In a nutshell, here's what I found out: Christmas lights were invented in the U.S.A. in the 1920's, and were manufactured in the U.S.A. for decades, however, they can be made much cheaper in China. Over-all the American people want inexpensive items and because of choosing the cheaper lights more times than not, eventually the U.S.A. light manufacturing companies went out of business... ALL OF THEM! I would love to find out that this is not so, please let me know if you have other information. You can buy the plastic clips for hanging your lights that are made in the U.S.A. (Oh boy!).
Legislation like NAFTA opened U.S.A. doors to more imports, which has had a huge effect on U.S. business. U.S.A. government regulations, taxes, environmental laws etc. have taken their toll too.
As far as I can find, every U.S.A. manufacturer of Christmas lights have closed.
There seems to be some U.S.A. companies that buy Christmas light components from China and do some assembly, and label them "Made in U.S.A.".
Everyone can name a number of companies that have gone out business, or will.
I wonder what industry will be next?
On a LIGHTER note, the photo in this post is of the sign that John's Uncle Delbert (his dad's brother) made in the 1950's. John remembers it from his childhood. It's now a part of our holiday tradition, we bring it out of the shop every year and position it in a place of honor in our yard, just like Uncle Delbert used to do.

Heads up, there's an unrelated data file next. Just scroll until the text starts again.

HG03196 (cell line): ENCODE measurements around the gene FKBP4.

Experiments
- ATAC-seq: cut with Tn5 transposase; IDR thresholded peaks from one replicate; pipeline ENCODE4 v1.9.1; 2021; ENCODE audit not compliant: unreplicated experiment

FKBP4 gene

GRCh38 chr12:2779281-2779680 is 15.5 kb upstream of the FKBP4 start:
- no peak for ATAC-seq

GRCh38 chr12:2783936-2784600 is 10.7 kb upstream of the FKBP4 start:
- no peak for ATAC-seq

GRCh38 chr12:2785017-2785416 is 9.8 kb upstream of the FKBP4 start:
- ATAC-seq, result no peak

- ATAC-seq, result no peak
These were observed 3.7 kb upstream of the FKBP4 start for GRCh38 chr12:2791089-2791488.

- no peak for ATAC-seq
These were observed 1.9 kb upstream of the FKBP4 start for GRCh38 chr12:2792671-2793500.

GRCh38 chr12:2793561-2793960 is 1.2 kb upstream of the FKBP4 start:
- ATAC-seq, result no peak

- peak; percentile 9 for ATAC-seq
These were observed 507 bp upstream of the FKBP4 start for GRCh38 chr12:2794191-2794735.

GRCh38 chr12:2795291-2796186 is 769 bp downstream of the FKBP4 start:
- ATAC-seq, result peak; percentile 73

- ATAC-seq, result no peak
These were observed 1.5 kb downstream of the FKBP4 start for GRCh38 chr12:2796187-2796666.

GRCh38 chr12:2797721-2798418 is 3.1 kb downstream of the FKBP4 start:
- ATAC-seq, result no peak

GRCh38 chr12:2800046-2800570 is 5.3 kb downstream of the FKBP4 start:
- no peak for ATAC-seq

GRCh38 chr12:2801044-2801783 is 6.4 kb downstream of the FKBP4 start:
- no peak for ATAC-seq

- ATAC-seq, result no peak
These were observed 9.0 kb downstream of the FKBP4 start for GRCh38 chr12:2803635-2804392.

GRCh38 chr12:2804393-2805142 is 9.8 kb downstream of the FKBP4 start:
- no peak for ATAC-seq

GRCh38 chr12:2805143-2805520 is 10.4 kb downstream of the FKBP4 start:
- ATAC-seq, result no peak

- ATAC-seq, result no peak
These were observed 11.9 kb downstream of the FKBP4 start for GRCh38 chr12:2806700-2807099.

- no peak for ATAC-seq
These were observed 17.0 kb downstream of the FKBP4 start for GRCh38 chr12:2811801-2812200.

Friday, December 16, 2011

One of These is Not the Other

Which one of these products are different? I couldn't have told you a few months ago because I would not have noticed.

Before being aware that every time we purchase a produce, we vote on weather we will support our U.S.A. companies or foreign ones, I purchased products like this:
1. Attracted to the packaging
2. The fragrance
3. The price.

Now that I am aware of how important it is to "Do my part" in anyway I can to improve the U.S.A. economy and the jobs of my neighbors, I not only go through the old practice in selecting a product, I also look at:

4. WHERE it is made.

I am advocating that everyone check the products they buy and whenever possible, buy "Made in U.S.A." and especially locally made ones if they are available.
St. Ives is made in U.S.A
The Olive Oil Body Butter is made in U.S.A.
But the Asquith & Somerset is not! It's made overseas.
We can make a difference. It would revolutionize our economy and solve a miriade of problems that politicians are not able to fix. It's really up to us.
Each one of us, one by one, could improve the life and economy the U.S.A.
Small decisions times millions, will make a difference!

Thursday, December 15, 2011

Got Egg Shells?

Got Egg Shells?
Never throw away eggs shells if you have roses or a garden. Dry them in a bag and then crush them, they make wonderful slow release calcium for your plants.
You can also blend them before they are dry or after they are dry in your blender with water, then spread them around the base of your roses or put them in your compost.
How do I crush the dried egg shells? I take them outside in the bag and stomp on it. It's fun!

Wednesday, December 14, 2011

Seed Saving

Just last week, I gathered Swiss Chard seeds (December!). Always be on the look out for seeds!

Every year I have a seed gathering and saving project. I plant heirloom seeds or plants and gather the seeds. (Hybrid seeds don't continue to produce the same fruit, and eventually will not produce any fruit. A good example is of how hybrids work is a hybrid tomato plant or seeds that sends up volunteer plants the next season, they are small, cherry like tomatoes.)
I air dry them on a paper towel or wax paper. A good place to dry is on a shelf or table top where they can be seen and they won't be forgotten.